I was dropped into the vastest of these mysteries as a child, when my mother died. Her death left me feeling abandoned in a hostile world and shattered my childhood image of God. Sadly the Protestant church of my childhood had forsaken the religious symbols and rituals that could have carried me along its archetypal riverbeds through those “deep water” emotions of shock, pain, grief, sorrow…and helped me heal, and find life anew.

Throughout history we have had rituals for preparing for death and the afterlife. But, as Massimilla and I often see in our practices, many of us have outgrown our religious containers when they fail to transform along with us and our needs. All too often, they no longer give us the mythic or symbolic riverbeds to carry us through these crucial human experiences. As a result of these failures, we find that Jung is right. We must deal with these needs as part of our efforts to become whole.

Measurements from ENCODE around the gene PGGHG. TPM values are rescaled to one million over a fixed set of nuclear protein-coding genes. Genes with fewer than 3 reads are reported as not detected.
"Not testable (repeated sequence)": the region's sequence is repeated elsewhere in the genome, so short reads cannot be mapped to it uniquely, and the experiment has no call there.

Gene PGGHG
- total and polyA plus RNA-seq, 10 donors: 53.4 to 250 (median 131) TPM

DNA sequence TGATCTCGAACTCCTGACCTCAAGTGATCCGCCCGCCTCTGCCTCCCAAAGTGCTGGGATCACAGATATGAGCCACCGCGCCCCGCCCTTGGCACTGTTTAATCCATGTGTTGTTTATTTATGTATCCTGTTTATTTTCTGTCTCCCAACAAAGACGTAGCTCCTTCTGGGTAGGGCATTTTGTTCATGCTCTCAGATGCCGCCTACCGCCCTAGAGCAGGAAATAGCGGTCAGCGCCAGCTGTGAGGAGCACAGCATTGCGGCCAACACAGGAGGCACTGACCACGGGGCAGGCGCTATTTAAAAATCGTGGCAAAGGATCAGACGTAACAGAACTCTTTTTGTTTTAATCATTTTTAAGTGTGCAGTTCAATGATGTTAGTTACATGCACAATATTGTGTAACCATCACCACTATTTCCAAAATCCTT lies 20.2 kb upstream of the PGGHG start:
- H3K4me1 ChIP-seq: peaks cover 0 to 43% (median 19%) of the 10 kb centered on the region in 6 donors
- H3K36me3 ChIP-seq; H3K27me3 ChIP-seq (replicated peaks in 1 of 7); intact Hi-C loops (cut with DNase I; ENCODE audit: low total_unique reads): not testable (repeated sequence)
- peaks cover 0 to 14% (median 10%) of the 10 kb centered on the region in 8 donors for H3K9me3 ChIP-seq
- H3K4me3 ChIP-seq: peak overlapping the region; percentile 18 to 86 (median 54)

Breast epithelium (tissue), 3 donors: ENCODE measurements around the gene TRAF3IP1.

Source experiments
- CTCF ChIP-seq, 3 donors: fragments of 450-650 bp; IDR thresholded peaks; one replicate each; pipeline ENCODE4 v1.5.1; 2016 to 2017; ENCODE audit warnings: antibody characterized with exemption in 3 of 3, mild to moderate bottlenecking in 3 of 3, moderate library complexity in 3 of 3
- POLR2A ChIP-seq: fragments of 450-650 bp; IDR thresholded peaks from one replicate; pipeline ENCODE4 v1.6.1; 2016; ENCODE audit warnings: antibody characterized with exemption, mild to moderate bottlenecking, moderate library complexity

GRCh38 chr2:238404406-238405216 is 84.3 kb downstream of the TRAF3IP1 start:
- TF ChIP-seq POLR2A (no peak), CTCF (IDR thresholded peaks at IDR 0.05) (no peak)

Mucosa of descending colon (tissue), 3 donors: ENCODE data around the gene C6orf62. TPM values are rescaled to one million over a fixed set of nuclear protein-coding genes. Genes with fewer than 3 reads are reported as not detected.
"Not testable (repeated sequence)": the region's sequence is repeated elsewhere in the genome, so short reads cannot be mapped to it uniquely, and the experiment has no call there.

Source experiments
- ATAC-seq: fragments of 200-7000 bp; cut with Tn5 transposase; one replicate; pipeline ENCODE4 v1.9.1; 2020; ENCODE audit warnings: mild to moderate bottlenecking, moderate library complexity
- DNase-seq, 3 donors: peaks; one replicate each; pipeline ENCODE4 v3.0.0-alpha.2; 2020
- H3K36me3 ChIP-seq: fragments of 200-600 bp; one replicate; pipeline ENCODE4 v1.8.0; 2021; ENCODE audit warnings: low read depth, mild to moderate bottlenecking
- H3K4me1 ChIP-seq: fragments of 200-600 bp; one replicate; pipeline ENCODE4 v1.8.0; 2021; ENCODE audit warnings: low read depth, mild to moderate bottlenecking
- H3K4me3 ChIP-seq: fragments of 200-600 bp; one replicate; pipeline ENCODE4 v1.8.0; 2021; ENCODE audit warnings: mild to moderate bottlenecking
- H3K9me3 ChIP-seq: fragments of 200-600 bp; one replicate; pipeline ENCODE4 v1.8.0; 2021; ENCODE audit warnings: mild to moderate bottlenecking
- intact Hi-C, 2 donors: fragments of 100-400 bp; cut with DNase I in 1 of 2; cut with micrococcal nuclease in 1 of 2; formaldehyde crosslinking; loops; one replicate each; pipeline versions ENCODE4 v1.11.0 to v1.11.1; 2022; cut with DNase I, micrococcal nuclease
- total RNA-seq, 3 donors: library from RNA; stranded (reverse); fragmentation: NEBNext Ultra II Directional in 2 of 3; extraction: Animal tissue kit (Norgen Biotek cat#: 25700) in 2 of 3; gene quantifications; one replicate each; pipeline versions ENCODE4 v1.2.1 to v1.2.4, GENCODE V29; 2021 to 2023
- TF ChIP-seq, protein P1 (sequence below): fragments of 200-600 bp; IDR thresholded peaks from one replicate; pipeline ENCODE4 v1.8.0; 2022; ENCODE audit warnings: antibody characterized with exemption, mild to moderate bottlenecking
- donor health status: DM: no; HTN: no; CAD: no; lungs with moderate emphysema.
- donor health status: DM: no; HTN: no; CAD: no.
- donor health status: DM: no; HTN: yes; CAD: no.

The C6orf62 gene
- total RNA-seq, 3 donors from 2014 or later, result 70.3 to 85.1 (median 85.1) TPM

Click Here for Information the book The Fire and the Rose: The Wedding of Spirituality and Sexuality by Dr. Harris


Massimilla and I find that our individuation process, the guiding focus of our lives, challenges us to begin facing death in two special ways. The first one is when we fully realize that we grow psychologically and spiritually by the process of transformation – the cycle of life, death, and rebirth – that is facilitated by our emotional healing and growing consciousness. As we are continuing to transform, we are facing another symbolic death, an encounter with the Self, the Transcendent, the Divine within us. This encounter which necessitates a death and a rebirth of our ego also leads us toward thoughts of the Beyond.